Wee Folk and Critters

Tour of the Spring Gnome Home

The gnome home is finally all decked out for Spring and our wee ones have been busy on adventures with our friends that dwell there. We thought we'd take you on a tour, floor by floor. (BTW... we are in the process making several ladders and an elevator to make getting around in the house easier :)

After cleaning and polishing all the wood, and tucking in roving for foliage, (see HERE) we lay down the rugs.

Crocheted Rag Rug

Spring Rag Rug

Flower Fairy Carpet

 
 

Next, using florist tape, we secure flowers to the branches.


Level 5: Sleeping Under the Stars Deck

Spring Sleeping Bags

Felt Flower Garland

Level 4: Dining Al Fresco

Waldorf Style Gnomes

Honey Pot

Level 3: Family's Co-Sleeping Chamber

Little Wooden Birdies

Gnome City Bed and Bedding

Level 2: Family Living Area and Kitchen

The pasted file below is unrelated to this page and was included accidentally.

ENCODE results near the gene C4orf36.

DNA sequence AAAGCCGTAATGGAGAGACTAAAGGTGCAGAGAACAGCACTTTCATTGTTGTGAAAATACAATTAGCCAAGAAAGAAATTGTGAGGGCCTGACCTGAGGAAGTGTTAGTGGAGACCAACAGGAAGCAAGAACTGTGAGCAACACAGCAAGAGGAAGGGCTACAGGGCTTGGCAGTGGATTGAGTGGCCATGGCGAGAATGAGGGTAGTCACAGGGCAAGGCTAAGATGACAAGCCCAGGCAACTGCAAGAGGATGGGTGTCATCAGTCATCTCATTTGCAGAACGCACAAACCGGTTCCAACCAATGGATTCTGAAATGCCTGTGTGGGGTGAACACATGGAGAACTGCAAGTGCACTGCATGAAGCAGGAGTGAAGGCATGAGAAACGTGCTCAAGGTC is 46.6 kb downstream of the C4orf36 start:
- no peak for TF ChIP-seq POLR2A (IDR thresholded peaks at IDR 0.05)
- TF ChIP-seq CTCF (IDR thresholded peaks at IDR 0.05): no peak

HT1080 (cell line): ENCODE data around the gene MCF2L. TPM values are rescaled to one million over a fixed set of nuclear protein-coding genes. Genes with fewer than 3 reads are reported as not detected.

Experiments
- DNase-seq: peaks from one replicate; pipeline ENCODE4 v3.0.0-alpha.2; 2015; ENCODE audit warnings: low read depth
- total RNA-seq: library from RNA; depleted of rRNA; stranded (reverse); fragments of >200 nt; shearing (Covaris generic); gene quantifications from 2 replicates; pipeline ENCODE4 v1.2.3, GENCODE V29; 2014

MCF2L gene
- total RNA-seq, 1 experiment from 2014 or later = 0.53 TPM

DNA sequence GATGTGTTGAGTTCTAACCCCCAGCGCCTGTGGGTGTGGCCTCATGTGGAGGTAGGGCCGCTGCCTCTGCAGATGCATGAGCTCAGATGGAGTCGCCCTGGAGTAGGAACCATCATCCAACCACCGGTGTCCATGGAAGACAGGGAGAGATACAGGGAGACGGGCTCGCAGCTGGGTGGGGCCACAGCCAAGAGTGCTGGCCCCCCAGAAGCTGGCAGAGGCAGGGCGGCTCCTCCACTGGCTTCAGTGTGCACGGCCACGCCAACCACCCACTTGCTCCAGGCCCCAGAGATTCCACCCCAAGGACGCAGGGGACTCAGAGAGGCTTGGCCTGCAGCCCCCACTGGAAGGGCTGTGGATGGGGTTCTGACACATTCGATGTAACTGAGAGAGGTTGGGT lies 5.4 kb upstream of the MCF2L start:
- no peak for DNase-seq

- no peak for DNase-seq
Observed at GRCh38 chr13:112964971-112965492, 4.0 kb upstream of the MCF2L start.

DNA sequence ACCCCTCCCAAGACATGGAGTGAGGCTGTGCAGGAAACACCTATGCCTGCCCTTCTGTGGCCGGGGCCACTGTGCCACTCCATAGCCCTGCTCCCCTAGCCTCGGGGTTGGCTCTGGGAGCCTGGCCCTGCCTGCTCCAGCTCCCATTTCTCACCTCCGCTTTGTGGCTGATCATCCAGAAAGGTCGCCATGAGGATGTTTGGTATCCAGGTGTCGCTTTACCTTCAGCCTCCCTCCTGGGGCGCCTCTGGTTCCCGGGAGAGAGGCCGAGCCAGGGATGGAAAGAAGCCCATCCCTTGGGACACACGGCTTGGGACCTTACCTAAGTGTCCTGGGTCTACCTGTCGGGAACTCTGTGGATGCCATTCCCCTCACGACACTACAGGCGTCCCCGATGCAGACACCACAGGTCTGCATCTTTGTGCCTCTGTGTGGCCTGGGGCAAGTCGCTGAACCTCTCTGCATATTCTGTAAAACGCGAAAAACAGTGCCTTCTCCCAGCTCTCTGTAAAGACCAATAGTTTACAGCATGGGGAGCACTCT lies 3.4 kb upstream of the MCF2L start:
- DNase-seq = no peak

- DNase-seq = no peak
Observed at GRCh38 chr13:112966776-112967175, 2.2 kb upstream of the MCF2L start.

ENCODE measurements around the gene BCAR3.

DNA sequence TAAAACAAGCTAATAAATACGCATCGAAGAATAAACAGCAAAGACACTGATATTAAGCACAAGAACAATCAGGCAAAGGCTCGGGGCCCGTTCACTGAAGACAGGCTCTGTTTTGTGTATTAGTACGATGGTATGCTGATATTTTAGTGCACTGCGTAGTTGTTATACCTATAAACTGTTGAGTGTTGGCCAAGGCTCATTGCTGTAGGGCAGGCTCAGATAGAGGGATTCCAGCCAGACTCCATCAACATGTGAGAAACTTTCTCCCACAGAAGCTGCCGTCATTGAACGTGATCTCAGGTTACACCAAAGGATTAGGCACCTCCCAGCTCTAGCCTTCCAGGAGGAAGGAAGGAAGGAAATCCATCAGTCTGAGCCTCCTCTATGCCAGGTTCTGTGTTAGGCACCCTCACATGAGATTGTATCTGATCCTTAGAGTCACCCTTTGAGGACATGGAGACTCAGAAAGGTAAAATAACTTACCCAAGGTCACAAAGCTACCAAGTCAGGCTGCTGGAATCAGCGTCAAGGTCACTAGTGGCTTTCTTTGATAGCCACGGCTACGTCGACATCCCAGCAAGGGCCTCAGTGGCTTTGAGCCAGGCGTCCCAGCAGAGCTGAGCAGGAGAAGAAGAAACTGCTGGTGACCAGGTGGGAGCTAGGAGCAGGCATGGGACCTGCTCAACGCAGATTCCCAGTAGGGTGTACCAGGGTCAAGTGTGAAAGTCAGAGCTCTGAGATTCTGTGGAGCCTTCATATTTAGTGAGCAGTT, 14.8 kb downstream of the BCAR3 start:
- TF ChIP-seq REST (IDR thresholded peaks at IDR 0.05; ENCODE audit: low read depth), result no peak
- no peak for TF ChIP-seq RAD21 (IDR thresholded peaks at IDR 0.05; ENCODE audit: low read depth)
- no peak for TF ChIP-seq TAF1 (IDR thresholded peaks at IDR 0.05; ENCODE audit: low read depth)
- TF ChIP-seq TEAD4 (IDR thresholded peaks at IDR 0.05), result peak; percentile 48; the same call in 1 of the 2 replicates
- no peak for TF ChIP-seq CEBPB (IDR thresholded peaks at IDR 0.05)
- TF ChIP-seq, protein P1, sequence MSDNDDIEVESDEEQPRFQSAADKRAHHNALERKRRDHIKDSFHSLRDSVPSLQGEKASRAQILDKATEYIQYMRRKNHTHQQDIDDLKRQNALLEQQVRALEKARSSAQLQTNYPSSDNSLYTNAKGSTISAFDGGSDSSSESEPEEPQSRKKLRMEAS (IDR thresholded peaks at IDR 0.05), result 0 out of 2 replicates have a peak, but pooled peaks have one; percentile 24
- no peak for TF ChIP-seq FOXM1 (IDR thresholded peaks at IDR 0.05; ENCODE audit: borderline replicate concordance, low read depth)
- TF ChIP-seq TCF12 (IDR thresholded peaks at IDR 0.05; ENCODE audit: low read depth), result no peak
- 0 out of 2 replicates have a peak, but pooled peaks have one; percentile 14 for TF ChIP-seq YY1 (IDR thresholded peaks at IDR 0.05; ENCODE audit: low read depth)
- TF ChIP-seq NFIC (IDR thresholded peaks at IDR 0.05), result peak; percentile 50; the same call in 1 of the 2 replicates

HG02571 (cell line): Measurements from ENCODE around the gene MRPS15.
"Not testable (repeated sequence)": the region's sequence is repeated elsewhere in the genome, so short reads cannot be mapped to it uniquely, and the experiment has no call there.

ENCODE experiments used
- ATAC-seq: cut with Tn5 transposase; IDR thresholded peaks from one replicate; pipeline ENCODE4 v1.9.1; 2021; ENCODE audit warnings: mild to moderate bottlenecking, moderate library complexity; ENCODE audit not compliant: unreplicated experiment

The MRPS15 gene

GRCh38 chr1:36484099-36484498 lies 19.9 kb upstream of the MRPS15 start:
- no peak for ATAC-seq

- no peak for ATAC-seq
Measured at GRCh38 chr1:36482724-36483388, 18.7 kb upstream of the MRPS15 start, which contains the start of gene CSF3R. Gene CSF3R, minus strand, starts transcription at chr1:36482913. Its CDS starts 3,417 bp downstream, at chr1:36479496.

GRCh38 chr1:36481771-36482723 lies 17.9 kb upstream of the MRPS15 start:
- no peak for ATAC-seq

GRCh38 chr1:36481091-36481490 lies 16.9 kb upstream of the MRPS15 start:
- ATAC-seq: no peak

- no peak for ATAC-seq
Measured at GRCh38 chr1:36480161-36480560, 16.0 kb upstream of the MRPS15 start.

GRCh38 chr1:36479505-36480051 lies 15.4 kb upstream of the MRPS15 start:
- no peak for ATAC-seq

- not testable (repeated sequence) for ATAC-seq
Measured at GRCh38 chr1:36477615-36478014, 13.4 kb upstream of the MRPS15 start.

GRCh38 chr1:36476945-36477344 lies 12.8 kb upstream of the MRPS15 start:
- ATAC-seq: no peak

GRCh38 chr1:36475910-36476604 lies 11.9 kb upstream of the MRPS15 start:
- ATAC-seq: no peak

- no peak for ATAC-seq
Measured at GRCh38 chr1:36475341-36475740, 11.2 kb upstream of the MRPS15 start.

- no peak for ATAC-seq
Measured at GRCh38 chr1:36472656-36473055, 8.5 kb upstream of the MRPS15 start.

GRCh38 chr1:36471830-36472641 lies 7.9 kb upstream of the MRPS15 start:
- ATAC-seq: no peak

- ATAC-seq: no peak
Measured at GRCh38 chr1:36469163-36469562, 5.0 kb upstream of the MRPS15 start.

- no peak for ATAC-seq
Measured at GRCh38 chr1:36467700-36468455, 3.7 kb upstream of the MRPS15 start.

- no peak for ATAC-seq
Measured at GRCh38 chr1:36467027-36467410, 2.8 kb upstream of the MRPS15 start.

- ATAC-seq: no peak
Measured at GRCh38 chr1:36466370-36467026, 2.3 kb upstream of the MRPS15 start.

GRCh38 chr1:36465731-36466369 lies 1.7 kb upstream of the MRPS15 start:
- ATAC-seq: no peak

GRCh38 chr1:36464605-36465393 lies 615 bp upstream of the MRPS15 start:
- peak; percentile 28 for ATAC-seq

Larder Sacks

Gnome and Fairy Books

Flower Fairies

Quilt

Felt Poppies

Level 1: Community Gathering Area




Wooden Pine Forest

Campfire

Wooden Mushrooms

Leprechauns Revisited

NOTE: Wee Folk Art is on vacation for the next week as we head to Wisconsin to see The Little Lady... and her mommy and daddy, of course :) We will have lots to share when we return. For those of you new to our site in the past year or two, we are resharing our links to our Leprechaun crafts and stories. Hope you enjoy :) I will be checking emails so if you have any questions, comments or concerns, I will be available. Have a great week, and see you back here on Wednesday, February 29... YAY! Leap Year :)

Last year we shared the goings on in the Gnome Thicket when the leprechauns came for a visit. If you are new to Wee Folk Art, you'll want to check out the crafts and the stories. Poor Britta was beside herself. Below is a list of links in the order that they were shared last year.

And, if you have been missing hearing stories from The Thicket, not to worry. There is going to be a wedding there this summer and you are all invited! More info to follow!